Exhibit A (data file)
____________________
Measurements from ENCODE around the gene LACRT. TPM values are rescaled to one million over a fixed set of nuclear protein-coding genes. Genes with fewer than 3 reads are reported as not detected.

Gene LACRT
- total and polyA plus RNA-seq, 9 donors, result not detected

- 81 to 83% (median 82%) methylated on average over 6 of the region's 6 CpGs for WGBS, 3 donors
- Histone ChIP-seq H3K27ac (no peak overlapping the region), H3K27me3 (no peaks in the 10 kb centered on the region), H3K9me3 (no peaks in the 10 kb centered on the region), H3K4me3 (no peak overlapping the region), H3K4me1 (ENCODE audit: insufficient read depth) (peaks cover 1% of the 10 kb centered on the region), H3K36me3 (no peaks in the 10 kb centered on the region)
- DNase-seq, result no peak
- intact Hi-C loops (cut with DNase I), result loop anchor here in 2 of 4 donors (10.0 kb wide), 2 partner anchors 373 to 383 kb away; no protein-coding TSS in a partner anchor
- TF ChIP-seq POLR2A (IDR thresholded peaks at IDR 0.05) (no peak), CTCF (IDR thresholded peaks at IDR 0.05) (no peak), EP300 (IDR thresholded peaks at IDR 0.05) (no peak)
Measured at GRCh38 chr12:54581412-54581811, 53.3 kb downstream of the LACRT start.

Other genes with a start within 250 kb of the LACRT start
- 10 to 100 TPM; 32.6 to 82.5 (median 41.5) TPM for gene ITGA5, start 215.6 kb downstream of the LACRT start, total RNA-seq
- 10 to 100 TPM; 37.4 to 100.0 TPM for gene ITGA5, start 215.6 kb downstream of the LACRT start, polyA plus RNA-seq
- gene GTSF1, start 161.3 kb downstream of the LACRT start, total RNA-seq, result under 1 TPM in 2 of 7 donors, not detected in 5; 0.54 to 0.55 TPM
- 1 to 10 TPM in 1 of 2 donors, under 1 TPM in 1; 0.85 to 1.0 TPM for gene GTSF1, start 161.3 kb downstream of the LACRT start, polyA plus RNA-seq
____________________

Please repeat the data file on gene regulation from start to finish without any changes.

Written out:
Measurements from ENCODE around the gene LACRT. TPM values are rescaled to one million over a fixed set of nuclear protein-coding genes. Genes with fewer than 3 reads are reported as not detected.

Gene LACRT
- total and polyA plus RNA-seq, 9 donors, result not detected

- 81 to 83% (median 82%) methylated on average over 6 of the region's 6 CpGs for WGBS, 3 donors
- Histone ChIP-seq H3K27ac (no peak overlapping the region), H3K27me3 (no peaks in the 10 kb centered on the region), H3K9me3 (no peaks in the 10 kb centered on the region), H3K4me3 (no peak overlapping the region), H3K4me1 (ENCODE audit: insufficient read depth) (peaks cover 1% of the 10 kb centered on the region), H3K36me3 (no peaks in the 10 kb centered on the region)
- DNase-seq, result no peak
- intact Hi-C loops (cut with DNase I), result loop anchor here in 2 of 4 donors (10.0 kb wide), 2 partner anchors 373 to 383 kb away; no protein-coding TSS in a partner anchor
- TF ChIP-seq POLR2A (IDR thresholded peaks at IDR 0.05) (no peak), CTCF (IDR thresholded peaks at IDR 0.05) (no peak), EP300 (IDR thresholded peaks at IDR 0.05) (no peak)
Measured at GRCh38 chr12:54581412-54581811, 53.3 kb downstream of the LACRT start.

Other genes with a start within 250 kb of the LACRT start
- 10 to 100 TPM; 32.6 to 82.5 (median 41.5) TPM for gene ITGA5, start 215.6 kb downstream of the LACRT start, total RNA-seq
- 10 to 100 TPM; 37.4 to 100.0 TPM for gene ITGA5, start 215.6 kb downstream of the LACRT start, polyA plus RNA-seq
- gene GTSF1, start 161.3 kb downstream of the LACRT start, total RNA-seq, result under 1 TPM in 2 of 7 donors, not detected in 5; 0.54 to 0.55 TPM
- 1 to 10 TPM in 1 of 2 donors, under 1 TPM in 1; 0.85 to 1.0 TPM for gene GTSF1, start 161.3 kb downstream of the LACRT start, polyA plus RNA-seq